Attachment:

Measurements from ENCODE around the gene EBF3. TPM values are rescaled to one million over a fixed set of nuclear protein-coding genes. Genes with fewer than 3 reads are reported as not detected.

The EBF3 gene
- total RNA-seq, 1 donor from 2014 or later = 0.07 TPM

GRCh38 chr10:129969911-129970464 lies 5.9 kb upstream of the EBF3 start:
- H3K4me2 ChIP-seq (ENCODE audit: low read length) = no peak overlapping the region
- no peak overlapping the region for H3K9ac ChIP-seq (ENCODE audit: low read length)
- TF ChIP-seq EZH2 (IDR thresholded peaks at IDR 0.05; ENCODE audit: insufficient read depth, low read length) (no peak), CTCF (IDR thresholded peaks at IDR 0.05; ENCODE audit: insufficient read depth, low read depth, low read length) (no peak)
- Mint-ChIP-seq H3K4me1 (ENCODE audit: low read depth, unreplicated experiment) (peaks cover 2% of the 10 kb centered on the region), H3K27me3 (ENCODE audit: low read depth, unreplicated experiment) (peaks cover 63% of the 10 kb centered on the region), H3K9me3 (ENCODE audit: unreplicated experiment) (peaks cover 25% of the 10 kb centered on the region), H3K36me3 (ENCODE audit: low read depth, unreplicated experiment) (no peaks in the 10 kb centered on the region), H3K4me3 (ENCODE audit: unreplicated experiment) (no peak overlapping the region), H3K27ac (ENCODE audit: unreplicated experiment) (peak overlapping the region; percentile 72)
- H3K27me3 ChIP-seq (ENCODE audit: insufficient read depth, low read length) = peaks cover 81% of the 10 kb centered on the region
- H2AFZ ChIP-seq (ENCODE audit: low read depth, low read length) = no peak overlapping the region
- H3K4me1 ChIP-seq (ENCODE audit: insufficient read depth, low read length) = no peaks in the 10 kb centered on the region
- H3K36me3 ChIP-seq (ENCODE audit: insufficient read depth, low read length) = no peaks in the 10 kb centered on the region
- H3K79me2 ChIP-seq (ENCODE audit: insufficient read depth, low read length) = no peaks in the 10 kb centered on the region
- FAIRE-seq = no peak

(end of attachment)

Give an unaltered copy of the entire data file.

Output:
Measurements from ENCODE around the gene EBF3. TPM values are rescaled to one million over a fixed set of nuclear protein-coding genes. Genes with fewer than 3 reads are reported as not detected.

The EBF3 gene
- total RNA-seq, 1 donor from 2014 or later = 0.07 TPM

GRCh38 chr10:129969911-129970464 lies 5.9 kb upstream of the EBF3 start:
- H3K4me2 ChIP-seq (ENCODE audit: low read length) = no peak overlapping the region
- no peak overlapping the region for H3K9ac ChIP-seq (ENCODE audit: low read length)
- TF ChIP-seq EZH2 (IDR thresholded peaks at IDR 0.05; ENCODE audit: insufficient read depth, low read length) (no peak), CTCF (IDR thresholded peaks at IDR 0.05; ENCODE audit: insufficient read depth, low read depth, low read length) (no peak)
- Mint-ChIP-seq H3K4me1 (ENCODE audit: low read depth, unreplicated experiment) (peaks cover 2% of the 10 kb centered on the region), H3K27me3 (ENCODE audit: low read depth, unreplicated experiment) (peaks cover 63% of the 10 kb centered on the region), H3K9me3 (ENCODE audit: unreplicated experiment) (peaks cover 25% of the 10 kb centered on the region), H3K36me3 (ENCODE audit: low read depth, unreplicated experiment) (no peaks in the 10 kb centered on the region), H3K4me3 (ENCODE audit: unreplicated experiment) (no peak overlapping the region), H3K27ac (ENCODE audit: unreplicated experiment) (peak overlapping the region; percentile 72)
- H3K27me3 ChIP-seq (ENCODE audit: insufficient read depth, low read length) = peaks cover 81% of the 10 kb centered on the region
- H2AFZ ChIP-seq (ENCODE audit: low read depth, low read length) = no peak overlapping the region
- H3K4me1 ChIP-seq (ENCODE audit: insufficient read depth, low read length) = no peaks in the 10 kb centered on the region
- H3K36me3 ChIP-seq (ENCODE audit: insufficient read depth, low read length) = no peaks in the 10 kb centered on the region
- H3K79me2 ChIP-seq (ENCODE audit: insufficient read depth, low read length) = no peaks in the 10 kb centered on the region
- FAIRE-seq = no peak